Meeting America’s Care Demands: Diversifying Senior Care Revenue Streams

Diversifying senior care revenue streams may sound like a sophisticated business strategy, but it’s really quite simple.

At its most basic, a “revenue stream” is just another word for a source of income for your business. The “stream” may be small or large, but it never constitutes your entire revenue – think of that as the ocean that your various streams run into.

Broadly speaking, businesses want as many revenue streams as possible. When properly managed, this approach allows businesses to protect themselves against dramatic market shifts and maximize profitability. Diversifying senior care revenue streams is particularly important in our industry because it allows owners to help more members of the community.

Today’s post explains how Executive Care diversifies senior care revenue streams to meet America’s increasing demand for qualified support services and help franchisees generate impressive (and resilient) returns on their investment.

Foregrounding America’s care needs

First, let’s take a quick look at what studies show about America’s changing care demands.

  • The demand for general senior care is spiking. The Social Work in Health Care journal predicts that America’s elderly popular will double from 35-million today to more than 70-million by 2030 (Plassman et al., 2007, p. 125). No other industry can say that their target market is effectively doubling in the next decade, which underscores the massive demand for general senior care.
  • Homecare services are in great demand. Nearly 90% of seniors prefer to stay in their homes and receive care that they might otherwise need to travel or move into senior residences to acquire, according to one AARP study.
  • Intensive homecare services are badly needed. Thanks to advances in medical science and nutrition, America’s seniors are living longer than ever before, with the over-80 population expected to skyrocket to 5.3% of the whole by 2030 (Spitzer et al., 2004, p. 23). With greater numbers of older Americans, the demand for specialized and intensive live-in care is increasing.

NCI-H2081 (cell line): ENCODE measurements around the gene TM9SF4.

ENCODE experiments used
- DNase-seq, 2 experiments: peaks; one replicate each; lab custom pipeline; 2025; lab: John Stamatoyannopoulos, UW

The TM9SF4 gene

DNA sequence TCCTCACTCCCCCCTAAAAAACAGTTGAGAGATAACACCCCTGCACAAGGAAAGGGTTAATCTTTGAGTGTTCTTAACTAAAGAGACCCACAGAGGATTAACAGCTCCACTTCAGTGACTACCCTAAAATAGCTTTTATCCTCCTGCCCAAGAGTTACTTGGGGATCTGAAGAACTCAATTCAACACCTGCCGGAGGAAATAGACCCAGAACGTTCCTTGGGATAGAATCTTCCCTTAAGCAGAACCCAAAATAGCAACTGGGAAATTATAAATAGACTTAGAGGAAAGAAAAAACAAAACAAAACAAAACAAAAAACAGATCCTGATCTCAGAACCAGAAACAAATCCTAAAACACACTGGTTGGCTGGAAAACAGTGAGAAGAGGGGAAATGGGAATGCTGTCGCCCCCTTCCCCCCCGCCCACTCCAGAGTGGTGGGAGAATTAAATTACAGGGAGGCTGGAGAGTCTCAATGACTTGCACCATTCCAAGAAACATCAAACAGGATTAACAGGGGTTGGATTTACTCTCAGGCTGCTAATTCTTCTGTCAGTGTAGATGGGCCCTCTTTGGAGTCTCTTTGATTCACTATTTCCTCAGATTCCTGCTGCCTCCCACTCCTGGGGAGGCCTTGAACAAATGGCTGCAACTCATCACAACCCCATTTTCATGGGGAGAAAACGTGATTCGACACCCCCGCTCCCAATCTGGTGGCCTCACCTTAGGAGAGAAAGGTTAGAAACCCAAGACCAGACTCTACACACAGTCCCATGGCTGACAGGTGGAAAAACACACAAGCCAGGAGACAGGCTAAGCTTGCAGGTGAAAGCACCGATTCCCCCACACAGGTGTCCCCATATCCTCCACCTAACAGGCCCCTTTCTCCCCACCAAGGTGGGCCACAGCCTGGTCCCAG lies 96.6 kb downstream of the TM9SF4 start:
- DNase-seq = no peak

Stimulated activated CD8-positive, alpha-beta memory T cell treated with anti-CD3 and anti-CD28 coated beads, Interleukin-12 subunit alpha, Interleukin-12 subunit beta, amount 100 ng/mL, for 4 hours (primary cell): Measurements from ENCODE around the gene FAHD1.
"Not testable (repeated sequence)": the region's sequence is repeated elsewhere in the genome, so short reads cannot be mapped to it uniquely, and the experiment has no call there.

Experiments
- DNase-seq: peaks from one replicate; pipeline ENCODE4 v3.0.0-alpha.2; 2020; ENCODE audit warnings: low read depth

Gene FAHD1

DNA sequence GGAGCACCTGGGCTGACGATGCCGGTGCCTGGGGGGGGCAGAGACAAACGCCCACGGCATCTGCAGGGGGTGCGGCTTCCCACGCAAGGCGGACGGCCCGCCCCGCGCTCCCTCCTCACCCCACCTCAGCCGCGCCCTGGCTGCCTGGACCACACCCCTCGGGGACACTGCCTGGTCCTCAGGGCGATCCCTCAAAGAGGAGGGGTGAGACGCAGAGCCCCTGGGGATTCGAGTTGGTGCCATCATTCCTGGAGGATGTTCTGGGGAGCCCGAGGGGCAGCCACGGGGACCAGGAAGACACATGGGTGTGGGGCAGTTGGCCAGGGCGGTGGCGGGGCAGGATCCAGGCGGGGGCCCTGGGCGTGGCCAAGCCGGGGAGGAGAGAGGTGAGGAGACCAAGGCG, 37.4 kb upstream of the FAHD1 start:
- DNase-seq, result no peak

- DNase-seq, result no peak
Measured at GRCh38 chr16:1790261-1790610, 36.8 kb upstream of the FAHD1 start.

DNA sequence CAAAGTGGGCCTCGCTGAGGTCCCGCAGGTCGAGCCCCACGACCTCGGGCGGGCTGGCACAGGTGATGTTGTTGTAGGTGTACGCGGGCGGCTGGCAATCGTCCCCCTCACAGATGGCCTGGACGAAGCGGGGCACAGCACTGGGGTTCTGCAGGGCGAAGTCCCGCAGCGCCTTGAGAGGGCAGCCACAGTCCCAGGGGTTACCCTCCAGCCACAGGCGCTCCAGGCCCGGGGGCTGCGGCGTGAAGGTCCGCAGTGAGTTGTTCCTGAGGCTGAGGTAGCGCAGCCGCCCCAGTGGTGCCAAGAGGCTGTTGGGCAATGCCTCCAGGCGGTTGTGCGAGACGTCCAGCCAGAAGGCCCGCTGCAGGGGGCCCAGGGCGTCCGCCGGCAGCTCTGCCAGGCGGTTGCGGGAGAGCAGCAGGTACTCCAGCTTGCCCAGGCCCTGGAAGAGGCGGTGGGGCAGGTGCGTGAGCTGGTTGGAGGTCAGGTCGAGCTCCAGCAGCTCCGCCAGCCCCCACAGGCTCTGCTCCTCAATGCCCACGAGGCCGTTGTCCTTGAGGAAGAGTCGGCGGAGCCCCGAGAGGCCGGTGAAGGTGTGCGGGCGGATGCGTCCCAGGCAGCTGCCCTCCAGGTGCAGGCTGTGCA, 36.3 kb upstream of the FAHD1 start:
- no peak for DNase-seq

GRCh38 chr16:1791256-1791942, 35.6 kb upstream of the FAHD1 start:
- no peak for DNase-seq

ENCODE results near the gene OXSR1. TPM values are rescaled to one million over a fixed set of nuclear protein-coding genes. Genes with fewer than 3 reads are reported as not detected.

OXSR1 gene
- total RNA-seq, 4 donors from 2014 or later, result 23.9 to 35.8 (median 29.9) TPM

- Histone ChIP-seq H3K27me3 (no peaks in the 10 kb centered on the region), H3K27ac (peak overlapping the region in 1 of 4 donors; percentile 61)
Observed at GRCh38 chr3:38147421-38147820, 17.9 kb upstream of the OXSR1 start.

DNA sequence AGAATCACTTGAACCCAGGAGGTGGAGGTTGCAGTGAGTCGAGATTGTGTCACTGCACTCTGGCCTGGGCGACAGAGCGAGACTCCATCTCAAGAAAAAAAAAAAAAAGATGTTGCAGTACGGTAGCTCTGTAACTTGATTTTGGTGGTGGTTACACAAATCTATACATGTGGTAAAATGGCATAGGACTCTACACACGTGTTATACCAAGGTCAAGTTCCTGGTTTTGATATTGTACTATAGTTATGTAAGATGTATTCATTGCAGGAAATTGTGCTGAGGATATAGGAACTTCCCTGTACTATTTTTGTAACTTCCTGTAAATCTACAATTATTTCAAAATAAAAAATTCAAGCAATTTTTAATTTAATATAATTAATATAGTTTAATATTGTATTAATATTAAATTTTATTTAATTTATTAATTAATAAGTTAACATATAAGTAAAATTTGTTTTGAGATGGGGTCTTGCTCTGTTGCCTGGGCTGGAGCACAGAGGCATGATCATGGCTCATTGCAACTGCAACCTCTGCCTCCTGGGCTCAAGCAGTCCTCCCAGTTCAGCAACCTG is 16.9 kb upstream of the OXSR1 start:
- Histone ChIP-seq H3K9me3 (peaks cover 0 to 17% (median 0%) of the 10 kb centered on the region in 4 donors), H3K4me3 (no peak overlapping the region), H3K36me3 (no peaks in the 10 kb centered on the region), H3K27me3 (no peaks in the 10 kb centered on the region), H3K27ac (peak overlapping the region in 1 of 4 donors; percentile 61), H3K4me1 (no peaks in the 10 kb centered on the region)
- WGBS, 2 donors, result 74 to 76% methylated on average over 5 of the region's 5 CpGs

• Dementia rates show specialized care demand is on the rise. Research by the Social Work in Health Care journal shows that dementia and Alzheimer’s disease are still highly prevalent, with rates measured at 13.9% and 9.7% of the population accordingly (Plassman et al., 2007, p. 125). More Americans suffering from dementia means more demand for specialized care services.

Executive Care has expanded its service package to accommodate these four major care needs, making skilled care, specialized care, and live-in care programs available. But that’s only the tip of the iceberg.

Diversifying senior care revenue streams

In addition to the aforementioned senior care services, Executive Care offers additional senior care revenue streams, as well as those targeting non-senior clients. Our franchisees enjoy greater return on their investment and job satisfaction by offering the following care services in addition to core senior care packages:

Offering more than 10 different support services, Executive Care is quickly becoming a one-stop-shop for America’s broad care needs, which is great news for franchisees who are already enjoying booming demand for their core packages.

You can learn more about each individual service or explore our opportunity in greater detail at http://www.executivehomecarefranchise.com.

References

Plassman, B. L., Langa, K. M., Fisher, G. G., Heeringa, S. G., Weir, D. R., Ofstedal, M. B., & Steffens, D. C. (2007). Prevalence of dementia in the United States: the aging, demographics, and memory study. Neuroepidemiology, 29(1-2), 125-132.

Spitzer, W. J., Neuman, K., & Holden, G. (2004). The coming of age for assisted living care: New options for senior housing and social work practice. Social Work in Health Care, 38(3), 21-45.